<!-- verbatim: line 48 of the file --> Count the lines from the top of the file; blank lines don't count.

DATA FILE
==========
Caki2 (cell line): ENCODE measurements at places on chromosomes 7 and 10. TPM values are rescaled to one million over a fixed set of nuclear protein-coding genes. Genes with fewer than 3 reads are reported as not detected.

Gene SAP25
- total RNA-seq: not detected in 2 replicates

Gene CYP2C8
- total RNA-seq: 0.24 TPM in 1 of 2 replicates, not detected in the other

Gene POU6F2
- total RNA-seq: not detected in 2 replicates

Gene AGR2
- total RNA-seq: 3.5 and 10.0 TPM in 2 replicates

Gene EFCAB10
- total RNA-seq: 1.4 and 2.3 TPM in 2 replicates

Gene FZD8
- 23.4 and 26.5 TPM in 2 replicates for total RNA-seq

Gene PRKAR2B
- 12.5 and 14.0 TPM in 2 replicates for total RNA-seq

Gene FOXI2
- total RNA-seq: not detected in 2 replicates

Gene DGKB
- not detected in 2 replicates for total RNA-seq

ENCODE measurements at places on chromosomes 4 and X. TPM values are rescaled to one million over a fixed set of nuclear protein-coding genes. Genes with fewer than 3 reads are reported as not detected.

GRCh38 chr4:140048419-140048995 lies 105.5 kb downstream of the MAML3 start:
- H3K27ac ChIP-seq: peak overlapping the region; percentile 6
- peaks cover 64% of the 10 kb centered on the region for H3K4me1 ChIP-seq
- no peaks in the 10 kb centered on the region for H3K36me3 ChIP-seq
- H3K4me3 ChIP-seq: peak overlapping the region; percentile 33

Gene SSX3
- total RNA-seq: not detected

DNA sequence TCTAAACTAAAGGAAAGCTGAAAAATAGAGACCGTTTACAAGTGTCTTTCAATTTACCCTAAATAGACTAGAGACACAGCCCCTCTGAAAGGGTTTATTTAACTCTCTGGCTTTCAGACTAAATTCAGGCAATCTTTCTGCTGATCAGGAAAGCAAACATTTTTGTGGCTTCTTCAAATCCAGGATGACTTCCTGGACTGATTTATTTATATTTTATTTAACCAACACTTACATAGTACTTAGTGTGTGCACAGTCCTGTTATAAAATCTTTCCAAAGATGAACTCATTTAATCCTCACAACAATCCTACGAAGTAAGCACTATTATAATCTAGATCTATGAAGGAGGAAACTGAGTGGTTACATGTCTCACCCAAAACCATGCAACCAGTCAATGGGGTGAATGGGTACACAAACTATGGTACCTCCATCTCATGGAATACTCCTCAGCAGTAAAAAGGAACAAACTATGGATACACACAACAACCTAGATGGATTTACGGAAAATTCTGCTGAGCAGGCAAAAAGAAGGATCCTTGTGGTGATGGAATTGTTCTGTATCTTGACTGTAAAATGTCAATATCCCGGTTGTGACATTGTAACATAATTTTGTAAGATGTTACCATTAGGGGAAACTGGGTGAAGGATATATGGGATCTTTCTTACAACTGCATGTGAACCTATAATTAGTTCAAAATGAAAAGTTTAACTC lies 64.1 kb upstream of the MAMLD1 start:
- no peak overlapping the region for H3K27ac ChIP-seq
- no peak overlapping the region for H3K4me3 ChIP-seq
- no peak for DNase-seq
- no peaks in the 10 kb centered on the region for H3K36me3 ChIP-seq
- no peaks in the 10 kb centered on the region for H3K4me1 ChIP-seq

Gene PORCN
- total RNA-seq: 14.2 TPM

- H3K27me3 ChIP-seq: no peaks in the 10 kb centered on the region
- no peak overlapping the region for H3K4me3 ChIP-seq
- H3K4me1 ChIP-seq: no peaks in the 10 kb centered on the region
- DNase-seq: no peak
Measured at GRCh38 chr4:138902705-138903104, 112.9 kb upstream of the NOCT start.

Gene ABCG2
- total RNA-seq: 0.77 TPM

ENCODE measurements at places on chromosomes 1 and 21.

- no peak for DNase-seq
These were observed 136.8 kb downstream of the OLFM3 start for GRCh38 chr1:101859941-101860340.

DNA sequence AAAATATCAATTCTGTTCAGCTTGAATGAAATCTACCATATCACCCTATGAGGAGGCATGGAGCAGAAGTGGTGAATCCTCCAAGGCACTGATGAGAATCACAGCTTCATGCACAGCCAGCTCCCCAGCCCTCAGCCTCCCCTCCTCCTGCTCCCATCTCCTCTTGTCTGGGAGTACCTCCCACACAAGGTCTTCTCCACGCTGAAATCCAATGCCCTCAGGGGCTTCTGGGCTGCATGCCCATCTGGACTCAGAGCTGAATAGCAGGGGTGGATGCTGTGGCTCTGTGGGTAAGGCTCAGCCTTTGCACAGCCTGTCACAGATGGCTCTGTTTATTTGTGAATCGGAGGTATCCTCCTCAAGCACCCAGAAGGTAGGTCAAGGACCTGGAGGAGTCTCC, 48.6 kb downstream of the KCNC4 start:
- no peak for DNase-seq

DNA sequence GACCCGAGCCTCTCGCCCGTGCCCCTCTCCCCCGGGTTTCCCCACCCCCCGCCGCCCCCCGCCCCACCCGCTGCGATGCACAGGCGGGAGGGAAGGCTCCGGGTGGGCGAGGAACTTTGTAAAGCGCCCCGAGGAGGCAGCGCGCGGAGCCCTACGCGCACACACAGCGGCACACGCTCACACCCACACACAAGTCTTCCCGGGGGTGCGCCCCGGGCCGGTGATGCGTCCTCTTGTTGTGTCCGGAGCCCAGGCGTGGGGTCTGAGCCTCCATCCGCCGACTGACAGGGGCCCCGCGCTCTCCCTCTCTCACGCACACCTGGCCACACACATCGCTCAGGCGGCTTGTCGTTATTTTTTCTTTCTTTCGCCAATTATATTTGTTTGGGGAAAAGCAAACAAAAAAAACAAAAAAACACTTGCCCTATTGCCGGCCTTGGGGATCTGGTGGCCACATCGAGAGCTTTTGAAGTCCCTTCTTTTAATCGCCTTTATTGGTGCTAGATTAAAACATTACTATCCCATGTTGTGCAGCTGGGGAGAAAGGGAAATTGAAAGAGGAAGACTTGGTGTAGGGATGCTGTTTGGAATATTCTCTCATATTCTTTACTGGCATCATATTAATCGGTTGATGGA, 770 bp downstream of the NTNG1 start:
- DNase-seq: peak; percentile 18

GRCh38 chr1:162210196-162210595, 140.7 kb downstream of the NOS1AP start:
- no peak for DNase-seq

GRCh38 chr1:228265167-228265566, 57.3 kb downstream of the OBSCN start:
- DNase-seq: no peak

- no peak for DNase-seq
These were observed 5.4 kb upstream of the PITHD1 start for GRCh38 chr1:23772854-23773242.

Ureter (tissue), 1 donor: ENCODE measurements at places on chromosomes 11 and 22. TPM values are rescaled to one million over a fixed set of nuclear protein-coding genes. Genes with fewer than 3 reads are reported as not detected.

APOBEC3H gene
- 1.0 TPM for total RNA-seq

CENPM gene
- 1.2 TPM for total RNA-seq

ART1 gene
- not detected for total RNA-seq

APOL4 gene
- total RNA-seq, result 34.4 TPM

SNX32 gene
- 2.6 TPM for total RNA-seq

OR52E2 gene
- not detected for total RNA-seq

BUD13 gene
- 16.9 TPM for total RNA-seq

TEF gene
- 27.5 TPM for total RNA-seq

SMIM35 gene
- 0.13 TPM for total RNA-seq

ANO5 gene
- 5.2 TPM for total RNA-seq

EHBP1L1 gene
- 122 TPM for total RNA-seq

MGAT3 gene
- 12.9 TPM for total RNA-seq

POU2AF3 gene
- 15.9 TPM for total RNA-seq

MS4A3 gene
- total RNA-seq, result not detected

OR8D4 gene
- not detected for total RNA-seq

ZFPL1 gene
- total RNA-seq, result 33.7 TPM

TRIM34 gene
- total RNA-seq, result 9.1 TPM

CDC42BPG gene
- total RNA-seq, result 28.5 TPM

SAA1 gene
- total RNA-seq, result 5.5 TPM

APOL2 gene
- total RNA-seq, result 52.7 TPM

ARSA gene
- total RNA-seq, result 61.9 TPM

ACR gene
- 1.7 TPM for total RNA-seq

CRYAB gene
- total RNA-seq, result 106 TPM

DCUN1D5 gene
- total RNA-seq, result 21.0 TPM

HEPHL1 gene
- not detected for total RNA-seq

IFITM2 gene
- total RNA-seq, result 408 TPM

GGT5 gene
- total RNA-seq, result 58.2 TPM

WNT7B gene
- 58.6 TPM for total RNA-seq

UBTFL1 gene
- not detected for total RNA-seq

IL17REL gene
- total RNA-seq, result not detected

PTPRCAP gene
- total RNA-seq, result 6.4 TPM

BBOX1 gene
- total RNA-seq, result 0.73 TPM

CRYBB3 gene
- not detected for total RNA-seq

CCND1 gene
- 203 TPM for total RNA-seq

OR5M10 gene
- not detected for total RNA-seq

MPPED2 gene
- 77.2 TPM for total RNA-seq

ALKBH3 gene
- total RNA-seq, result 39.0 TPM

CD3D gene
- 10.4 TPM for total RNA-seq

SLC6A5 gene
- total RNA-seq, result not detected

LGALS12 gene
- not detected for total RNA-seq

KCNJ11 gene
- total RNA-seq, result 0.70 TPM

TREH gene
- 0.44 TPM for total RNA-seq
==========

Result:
DNA sequence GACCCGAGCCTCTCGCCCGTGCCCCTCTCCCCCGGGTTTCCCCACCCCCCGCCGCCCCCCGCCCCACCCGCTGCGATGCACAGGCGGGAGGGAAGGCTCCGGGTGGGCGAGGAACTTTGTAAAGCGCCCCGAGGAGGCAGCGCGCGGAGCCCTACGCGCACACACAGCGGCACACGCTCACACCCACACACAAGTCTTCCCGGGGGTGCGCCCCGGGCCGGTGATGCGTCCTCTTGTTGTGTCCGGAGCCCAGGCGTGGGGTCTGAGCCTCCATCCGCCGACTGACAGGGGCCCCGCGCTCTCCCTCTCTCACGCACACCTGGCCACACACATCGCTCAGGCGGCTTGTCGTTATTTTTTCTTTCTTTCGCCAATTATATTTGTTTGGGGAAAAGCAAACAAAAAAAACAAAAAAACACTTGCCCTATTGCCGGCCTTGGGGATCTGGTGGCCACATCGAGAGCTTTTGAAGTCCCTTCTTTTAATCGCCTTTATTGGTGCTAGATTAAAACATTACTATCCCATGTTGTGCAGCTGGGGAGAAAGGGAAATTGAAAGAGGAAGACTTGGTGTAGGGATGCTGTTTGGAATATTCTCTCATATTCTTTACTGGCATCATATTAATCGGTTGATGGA, 770 bp downstream of the NTNG1 start: